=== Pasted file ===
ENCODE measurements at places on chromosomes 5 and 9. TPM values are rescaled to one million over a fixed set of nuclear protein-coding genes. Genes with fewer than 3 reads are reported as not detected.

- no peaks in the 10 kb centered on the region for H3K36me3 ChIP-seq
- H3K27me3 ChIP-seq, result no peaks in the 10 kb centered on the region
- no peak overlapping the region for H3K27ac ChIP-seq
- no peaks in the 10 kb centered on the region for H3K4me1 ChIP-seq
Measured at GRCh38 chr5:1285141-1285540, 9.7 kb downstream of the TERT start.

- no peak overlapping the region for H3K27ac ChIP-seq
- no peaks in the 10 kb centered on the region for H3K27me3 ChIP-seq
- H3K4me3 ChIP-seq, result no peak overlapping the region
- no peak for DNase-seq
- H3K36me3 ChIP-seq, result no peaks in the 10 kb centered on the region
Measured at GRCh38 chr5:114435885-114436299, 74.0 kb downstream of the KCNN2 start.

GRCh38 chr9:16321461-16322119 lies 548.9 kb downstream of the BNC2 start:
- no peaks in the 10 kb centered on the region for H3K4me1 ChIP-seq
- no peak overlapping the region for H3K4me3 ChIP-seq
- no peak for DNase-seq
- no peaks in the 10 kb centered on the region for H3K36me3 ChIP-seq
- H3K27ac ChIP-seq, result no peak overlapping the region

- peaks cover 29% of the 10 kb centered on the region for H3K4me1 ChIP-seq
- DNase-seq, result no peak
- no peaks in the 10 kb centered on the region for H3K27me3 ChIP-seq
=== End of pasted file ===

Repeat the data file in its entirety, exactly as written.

ENCODE measurements at places on chromosomes 5 and 9. TPM values are rescaled to one million over a fixed set of nuclear protein-coding genes. Genes with fewer than 3 reads are reported as not detected.

- no peaks in the 10 kb centered on the region for H3K36me3 ChIP-seq
- H3K27me3 ChIP-seq, result no peaks in the 10 kb centered on the region
- no peak overlapping the region for H3K27ac ChIP-seq
- no peaks in the 10 kb centered on the region for H3K4me1 ChIP-seq
Measured at GRCh38 chr5:1285141-1285540, 9.7 kb downstream of the TERT start.

- no peak overlapping the region for H3K27ac ChIP-seq
- no peaks in the 10 kb centered on the region for H3K27me3 ChIP-seq
- H3K4me3 ChIP-seq, result no peak overlapping the region
- no peak for DNase-seq
- H3K36me3 ChIP-seq, result no peaks in the 10 kb centered on the region
Measured at GRCh38 chr5:114435885-114436299, 74.0 kb downstream of the KCNN2 start.

GRCh38 chr9:16321461-16322119 lies 548.9 kb downstream of the BNC2 start:
- no peaks in the 10 kb centered on the region for H3K4me1 ChIP-seq
- no peak overlapping the region for H3K4me3 ChIP-seq
- no peak for DNase-seq
- no peaks in the 10 kb centered on the region for H3K36me3 ChIP-seq
- H3K27ac ChIP-seq, result no peak overlapping the region

- peaks cover 29% of the 10 kb centered on the region for H3K4me1 ChIP-seq
- DNase-seq, result no peak
- no peaks in the 10 kb centered on the region for H3K27me3 ChIP-seq